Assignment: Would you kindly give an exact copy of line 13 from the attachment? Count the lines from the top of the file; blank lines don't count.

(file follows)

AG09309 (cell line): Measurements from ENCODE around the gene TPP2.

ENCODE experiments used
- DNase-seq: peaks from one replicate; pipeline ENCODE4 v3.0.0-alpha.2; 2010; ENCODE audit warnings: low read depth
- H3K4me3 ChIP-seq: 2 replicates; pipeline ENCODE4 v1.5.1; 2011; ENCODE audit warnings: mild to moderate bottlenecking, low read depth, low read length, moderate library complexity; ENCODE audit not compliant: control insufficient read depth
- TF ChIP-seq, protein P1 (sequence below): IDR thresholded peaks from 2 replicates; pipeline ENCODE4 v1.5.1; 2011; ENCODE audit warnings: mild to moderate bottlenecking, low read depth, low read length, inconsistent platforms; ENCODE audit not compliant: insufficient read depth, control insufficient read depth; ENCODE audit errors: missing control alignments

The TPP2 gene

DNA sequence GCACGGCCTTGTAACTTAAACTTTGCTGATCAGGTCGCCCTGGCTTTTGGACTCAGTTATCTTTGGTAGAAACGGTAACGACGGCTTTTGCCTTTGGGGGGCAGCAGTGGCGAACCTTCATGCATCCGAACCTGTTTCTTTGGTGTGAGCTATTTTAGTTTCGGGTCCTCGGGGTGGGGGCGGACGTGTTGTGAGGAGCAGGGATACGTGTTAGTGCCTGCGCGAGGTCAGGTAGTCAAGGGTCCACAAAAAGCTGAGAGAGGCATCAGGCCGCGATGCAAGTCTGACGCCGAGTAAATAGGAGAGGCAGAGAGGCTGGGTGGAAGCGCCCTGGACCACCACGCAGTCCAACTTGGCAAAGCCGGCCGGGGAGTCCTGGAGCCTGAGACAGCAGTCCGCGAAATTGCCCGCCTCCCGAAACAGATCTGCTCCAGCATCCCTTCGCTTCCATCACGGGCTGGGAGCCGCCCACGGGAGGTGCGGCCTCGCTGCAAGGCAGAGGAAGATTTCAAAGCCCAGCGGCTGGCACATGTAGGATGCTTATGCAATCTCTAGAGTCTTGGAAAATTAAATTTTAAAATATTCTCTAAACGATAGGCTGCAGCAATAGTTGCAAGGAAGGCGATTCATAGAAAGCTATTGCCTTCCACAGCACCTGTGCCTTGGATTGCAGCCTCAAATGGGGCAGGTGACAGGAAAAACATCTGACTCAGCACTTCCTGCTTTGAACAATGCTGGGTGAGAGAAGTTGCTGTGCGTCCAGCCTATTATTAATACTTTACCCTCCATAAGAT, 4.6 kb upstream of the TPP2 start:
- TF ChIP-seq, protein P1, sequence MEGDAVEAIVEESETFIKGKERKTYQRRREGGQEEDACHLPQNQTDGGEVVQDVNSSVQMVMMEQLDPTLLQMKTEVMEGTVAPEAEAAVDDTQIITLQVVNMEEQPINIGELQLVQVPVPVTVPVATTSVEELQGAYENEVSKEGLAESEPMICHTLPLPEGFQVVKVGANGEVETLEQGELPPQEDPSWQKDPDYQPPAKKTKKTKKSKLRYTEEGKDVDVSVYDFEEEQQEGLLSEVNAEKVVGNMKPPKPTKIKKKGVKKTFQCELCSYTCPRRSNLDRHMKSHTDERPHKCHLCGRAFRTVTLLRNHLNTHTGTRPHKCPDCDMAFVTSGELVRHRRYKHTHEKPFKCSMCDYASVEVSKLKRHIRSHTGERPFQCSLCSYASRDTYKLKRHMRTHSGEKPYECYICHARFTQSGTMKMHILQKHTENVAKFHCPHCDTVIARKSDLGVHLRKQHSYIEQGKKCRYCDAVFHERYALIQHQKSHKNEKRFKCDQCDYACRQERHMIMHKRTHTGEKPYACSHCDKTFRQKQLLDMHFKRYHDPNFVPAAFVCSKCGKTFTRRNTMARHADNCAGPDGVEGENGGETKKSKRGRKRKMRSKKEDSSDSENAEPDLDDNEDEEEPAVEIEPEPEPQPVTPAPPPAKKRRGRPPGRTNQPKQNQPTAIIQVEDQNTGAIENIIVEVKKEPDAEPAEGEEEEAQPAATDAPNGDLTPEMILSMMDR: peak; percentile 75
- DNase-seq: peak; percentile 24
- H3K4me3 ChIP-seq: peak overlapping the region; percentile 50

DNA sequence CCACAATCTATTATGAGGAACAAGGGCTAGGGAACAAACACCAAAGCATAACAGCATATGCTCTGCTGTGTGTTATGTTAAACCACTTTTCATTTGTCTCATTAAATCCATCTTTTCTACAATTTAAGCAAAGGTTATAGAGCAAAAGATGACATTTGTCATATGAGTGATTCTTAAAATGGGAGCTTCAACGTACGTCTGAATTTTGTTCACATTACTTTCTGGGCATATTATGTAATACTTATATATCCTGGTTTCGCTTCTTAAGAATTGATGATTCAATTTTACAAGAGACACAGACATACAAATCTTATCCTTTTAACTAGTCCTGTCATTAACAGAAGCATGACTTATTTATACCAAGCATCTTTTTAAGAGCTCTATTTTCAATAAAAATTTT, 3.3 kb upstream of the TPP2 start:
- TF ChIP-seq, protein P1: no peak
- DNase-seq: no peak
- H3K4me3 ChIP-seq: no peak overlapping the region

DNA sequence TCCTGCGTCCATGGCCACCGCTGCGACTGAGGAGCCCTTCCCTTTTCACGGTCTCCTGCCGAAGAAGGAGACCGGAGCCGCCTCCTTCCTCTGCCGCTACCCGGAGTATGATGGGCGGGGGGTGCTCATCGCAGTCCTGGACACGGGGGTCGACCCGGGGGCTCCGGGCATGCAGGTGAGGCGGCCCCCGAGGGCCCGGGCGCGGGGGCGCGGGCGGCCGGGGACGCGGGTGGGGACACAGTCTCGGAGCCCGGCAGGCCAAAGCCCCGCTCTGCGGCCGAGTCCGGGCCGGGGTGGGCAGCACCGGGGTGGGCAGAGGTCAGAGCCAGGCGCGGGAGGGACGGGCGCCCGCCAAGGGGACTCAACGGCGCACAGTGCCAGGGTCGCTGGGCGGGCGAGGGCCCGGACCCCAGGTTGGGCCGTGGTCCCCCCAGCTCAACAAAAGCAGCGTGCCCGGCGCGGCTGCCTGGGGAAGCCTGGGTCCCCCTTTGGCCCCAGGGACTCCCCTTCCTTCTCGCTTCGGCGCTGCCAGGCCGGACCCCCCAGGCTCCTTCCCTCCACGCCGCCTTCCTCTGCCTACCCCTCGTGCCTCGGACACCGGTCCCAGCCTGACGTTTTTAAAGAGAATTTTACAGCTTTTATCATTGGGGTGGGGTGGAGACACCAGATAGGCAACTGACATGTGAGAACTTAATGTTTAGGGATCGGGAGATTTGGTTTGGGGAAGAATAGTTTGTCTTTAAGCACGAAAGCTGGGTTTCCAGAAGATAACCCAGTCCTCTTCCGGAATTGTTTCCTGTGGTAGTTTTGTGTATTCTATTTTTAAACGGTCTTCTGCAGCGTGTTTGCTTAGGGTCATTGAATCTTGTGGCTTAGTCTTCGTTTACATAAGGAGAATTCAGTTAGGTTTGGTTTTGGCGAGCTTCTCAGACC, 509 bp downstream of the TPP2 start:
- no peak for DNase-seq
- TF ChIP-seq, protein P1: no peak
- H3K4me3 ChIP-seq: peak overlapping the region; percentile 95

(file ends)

- DNase-seq: no peak